If Prince provided much of the soundtrack to my youth, Muhammad Ali had a starring role in the highlight reel. I've been a huge sports fan since birth and Ali was the first athlete I would claim as mine. I read books on the man, watched his fights, studied his style in and out of the ring, and became appreciative and grateful of the things he did and how they impacted the world. More importantly, those things impacted me.
In truth, I'm too young to have experienced what it was like during the prime of his athletic career or the most important moments of his life outside the ring. Yet, I've heard, read, and watched so much about it I feel like I was there. As if reciprocating it always felt like he was present in my life though I've never met the man. I didn't even get to watch many of his fights live. In fact, I only got to see two as they were happening. They were both of his bouts with Leon Spinks. I was a few months shy of my seventh birthday for the first. Ali was an old fighter, 36, by that time. I didn't comprehend what that meant. I had no idea that he was well beyond the point when speed and reflexes start to decline. I just knew that he was the great Muhammad Ali and I had never heard of Leon Spinks. The fight was aired on ABC on February 15, 1978. It was a Thursday night, a school night, but Mama Dell knew how important Ali was to me. She let me stay up to watch. It turned out to be a sad night as a slow Ali lumbered his way through fifteen rounds and lost a split decision. The entire evening defied everything I thought I knew about the man. I went to bed, hurt and bewildered.
Exactly seven months later, Ali showed me the heart of a champion. During the passage of that time, it had been explained to me numerous times the erosion of skills that has taken place by the time a professional fighter reaches age 36, especially one that had been in as many wars as he had. I was prepared for the possibility of him losing again, but hoped with everything I had he wouldn't. Ali rewarded me with a victory by unanimous decision. I'd be lying if I said he resembled the young, spry fighter I'd learned about. Instead, he was cagey veteran using guile and wit to outpoint his opponent. He was a man bouncing back from a failure. That bouncing back was possible was an important lesson for seven year old me.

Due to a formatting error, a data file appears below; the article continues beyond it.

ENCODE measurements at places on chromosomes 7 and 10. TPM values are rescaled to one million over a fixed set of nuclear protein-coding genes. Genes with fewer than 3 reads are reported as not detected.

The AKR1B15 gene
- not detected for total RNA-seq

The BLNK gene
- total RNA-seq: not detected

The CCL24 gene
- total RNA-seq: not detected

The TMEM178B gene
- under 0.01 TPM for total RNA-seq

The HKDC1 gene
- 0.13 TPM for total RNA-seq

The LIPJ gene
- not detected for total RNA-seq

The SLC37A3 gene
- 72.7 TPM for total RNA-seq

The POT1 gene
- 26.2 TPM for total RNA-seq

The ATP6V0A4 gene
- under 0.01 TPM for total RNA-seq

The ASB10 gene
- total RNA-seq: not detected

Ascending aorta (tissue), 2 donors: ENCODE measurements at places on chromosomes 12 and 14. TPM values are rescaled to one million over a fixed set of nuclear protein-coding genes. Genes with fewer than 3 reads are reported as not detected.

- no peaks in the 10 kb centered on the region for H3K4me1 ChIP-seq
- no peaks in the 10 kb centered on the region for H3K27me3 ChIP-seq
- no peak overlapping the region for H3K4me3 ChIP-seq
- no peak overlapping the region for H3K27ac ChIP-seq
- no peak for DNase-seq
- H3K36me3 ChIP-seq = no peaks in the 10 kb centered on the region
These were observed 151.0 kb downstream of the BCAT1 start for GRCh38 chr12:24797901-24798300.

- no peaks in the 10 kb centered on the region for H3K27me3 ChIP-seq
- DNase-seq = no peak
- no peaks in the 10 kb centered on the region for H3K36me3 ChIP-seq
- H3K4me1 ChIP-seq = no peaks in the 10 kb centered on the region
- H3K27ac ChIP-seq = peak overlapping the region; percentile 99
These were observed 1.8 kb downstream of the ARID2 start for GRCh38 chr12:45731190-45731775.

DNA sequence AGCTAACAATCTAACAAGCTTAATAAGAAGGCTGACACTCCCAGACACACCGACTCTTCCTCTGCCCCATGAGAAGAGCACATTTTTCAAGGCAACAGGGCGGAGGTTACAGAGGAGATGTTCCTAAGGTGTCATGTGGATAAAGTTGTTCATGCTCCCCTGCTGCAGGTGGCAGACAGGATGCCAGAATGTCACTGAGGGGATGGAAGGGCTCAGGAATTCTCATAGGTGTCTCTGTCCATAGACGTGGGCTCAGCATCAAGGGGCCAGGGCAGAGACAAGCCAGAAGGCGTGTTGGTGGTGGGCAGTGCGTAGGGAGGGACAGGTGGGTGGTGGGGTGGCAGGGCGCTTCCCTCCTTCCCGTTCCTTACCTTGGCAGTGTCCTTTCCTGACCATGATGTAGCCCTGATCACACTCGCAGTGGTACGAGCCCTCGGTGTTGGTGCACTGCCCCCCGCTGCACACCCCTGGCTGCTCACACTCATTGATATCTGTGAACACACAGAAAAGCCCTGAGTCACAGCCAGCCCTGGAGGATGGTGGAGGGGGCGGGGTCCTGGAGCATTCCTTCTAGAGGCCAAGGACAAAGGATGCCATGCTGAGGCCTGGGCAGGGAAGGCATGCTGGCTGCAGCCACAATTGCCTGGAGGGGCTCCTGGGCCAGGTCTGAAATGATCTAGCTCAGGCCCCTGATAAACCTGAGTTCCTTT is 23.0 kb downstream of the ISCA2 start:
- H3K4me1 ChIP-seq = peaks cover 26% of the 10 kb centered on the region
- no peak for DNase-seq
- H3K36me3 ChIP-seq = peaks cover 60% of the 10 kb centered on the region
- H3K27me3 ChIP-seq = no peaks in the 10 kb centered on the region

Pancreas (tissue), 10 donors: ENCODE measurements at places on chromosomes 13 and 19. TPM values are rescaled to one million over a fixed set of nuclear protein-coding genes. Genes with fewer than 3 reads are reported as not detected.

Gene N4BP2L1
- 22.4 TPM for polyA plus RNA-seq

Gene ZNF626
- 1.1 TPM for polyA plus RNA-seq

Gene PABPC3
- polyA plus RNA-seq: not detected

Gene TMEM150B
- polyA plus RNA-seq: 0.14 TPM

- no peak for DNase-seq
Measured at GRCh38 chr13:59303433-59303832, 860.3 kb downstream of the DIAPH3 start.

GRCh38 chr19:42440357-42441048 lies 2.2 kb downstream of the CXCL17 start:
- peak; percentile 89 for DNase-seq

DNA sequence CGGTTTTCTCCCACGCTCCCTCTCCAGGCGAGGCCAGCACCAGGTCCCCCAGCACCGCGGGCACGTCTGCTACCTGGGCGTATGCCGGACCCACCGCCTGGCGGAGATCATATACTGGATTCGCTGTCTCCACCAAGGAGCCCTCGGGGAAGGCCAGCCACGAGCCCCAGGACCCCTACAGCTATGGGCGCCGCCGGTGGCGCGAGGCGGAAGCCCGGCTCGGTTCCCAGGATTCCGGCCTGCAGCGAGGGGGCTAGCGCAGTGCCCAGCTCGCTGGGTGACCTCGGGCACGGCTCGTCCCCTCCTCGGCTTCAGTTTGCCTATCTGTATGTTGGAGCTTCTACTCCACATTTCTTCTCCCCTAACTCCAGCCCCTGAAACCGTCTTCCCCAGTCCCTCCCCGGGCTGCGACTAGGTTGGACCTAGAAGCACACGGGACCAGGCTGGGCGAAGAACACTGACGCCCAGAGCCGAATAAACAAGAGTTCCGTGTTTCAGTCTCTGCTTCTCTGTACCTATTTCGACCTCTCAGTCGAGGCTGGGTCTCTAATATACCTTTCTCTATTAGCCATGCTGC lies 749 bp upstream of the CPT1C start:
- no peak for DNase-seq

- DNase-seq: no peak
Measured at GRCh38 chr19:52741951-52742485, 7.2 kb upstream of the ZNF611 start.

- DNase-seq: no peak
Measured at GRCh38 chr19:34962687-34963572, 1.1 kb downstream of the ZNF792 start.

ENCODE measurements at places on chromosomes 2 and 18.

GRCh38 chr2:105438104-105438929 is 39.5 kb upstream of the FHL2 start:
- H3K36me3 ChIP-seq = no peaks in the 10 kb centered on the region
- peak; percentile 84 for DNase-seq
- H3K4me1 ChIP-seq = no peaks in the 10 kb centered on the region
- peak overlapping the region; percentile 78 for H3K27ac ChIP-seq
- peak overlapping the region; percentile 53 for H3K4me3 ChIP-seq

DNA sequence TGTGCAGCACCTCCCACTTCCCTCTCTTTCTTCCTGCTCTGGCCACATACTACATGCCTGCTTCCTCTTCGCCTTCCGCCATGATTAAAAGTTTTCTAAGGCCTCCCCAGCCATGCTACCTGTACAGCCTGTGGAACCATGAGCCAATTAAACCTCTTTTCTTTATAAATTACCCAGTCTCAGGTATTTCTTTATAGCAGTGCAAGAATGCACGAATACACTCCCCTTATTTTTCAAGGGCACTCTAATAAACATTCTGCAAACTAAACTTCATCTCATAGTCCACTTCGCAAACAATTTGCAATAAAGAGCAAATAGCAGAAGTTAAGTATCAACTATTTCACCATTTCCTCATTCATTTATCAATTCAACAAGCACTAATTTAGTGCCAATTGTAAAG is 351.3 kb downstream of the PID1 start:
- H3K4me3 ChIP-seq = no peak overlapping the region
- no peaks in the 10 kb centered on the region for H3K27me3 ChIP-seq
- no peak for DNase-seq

As I grew older, I was able to comprehend more of what I was reading about him. I came to understand that there was indeed a period of time where he was one of the most polarizing figures in the world. At least in America. More specifically among white people in America. You may have heard a thousand times in the last couple days that he announced his conversion to Islam and the changing of his name immediately after becoming the youngest man to ever win the heavyweight championship of the world. Much like now, Muslims weren't too popular with mainstream America. Then, the hatred was focused on the Black Muslims of the Nation of Islam, the organization of Malcolm X. You may have also heard he was thrown in jail a few years later for refusing to enlist in the military and go to Vietnam. If there's one thing Americans don't take too kindly to, it's people refusing to fight for "their country." He did so on the basis of his religion and his race. I'll let him speak for himself, here.
“Why should they ask me to put on a uniform and go 10,000 miles from home and drop bombs and bullets on Brown people in Vietnam while so-called Negro people in Louisville are treated like dogs and denied simple human rights? No I’m not going 10,000 miles from home to help murder and burn another poor nation simply to continue the domination of white slave masters of the darker people the world over. This is the day when such evils must come to an end. I have been warned that to take such a stand would cost me millions of dollars. But I have said it once and I will say it again. The real enemy of my people is here. I will not disgrace my religion, my people or myself by becoming a tool to enslave those who are fighting for their own justice, freedom and equality. If I thought the war was going to bring freedom and equality to 22 million of my people they wouldn’t have to draft me, I’d join tomorrow. I have nothing to lose by standing up for my beliefs. So I’ll go to jail, so what? We’ve been in jail for 400 years.”